The trail begins with a series of short steep switchbacks followed by a series of more gradual and longer switchbacks leading to Cedar Ridge, 1.5 miles and 1200’ down. At one point I had to walk behind a pack mule train for ten minutes before they could pull out there and allow me to pass. The cardinal rule at the canyon is: never pass a mule train until authorized by the lead rider. In most cases the trail is so narrow you would not consider it, but also keep in mind that pack mules are not as tame as passenger mules and are more unpredictable. According to park records no mule has ever fallen over the edge, but people (and horses) have, therefore it would be wise not to push one’s luck.
There is a pit toilet at Cedar Ridge. The trail then begins dropping on long traverses until it reaches a nearly level ridge or saddle under O’Neill Butte, with views north down to the Tonto Platform on either side. It then rounds the east side of the Butte to another saddle, with a toilet and emergency phone on the right (5.0 miles), followed by steep switchbacks down through the Redwall and across the Tonto Platform to the Inner Gorge. Just before crossing the suspension bridge you pass through a short, dark tunnel. At this point you have come 6.4 miles and dropped 4780 feet. Very fast runners have made it here in 50 minutes. I took 85, not counting time stuck behind the mules. A good hiker, travelling light with intermittent trotting, should be able to get down in 2 1/2 - 3 hours. The trail then heads west before turning north along the east bank of Bright Angel Creek to Phantom Ranch (7.3 miles). I reached here at 7:35, too early to buy anything at the snack bar, and too soon to be very hungry, so I used the spigot to re-fill my water bottles and washed down one Gu packet. The temperature was pleasantly cool - about 75 degrees - a marked contrast to what it would be in a few short hours. I was somewhat surprised at the modesty of Phantom Ranch, just a few simple, rustic structures almost seamlessly blending in with their surroundings. Few were stirring at that hour, and I began the long ascent up to the North Rim.
The first few miles of the North Kaibab trail follow Bright Angel Creek through the section of the canyon known as the “Box”, a narrow gorge with near-vertical walls rising on either side. The trail crosses the creek on bridges several times before opening up. After six miles or so a junction is reached where the trail continues right over a steep hill, while a detour goes left to Ribbon Falls requiring you to take your shoes off crossing Bright Angel Creek. (From Ribbon Falls you then go north 0.25 miles, re-crossing the creek on a bridge to rejoin the Kaibab trail). Ribbon Falls is a worthy side-trip, with a tall, moss covered facade ending in a small pool with an interesting cave-like opening at the bottom.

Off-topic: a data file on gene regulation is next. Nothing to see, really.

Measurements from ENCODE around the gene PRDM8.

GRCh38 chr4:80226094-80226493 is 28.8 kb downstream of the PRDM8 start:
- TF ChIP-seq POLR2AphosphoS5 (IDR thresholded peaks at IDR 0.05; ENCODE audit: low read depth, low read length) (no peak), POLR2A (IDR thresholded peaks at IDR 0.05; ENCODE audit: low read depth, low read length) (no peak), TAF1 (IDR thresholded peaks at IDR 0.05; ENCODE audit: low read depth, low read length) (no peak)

The overall grade thus far is gradual, climbing 1500’ in seven miles, but just before Cottonwood Camp there is a short, steep hill, fully exposed to the sun which was now beginning to rise over the canyon walls. I reached there at 9 a.m., stopping again for a few minutes to get water and chat with hikers who left Phantom Ranch about the same time I left the South Rim. Rather than carrying my Camelback with its 100 oz. reservoir, I had adopted an ingenious go-light strategy suggested by my friend George who had been to the Canyon several times before. This consisted of wearing a small one-bottle fanny pack and carrying two additional bottles. On the descent from the South Rim I filled a hand-held bottle, kept an empty in the fanny pack and slipped a spare with a hand strap over the fanny pack’s waist belt. When I got down to the Ranch I then filled all the bottles and carried one in each hand for the long stretch to Cottonwood Camp. Because I had started early I actually could have made it with only two bottles, but when hiking instead of running the rising morning temperatures will make more water a necessity. (Likewise, my strategy would not work for those hiking up the waterless South Kaibab trail). Such is the freedom of the runner, however, who can cover more ground in less time. (The principal reason for the third bottle was the next day’s climb out of the Inner Canyon up to Indian Gardens, a 5.0 mile stretch in the warmest part of the day. Not knowing what my condition would be at that point I wanted extra insurance against ending up totally parched. As it turned out, however, even this section wasn’t too bad).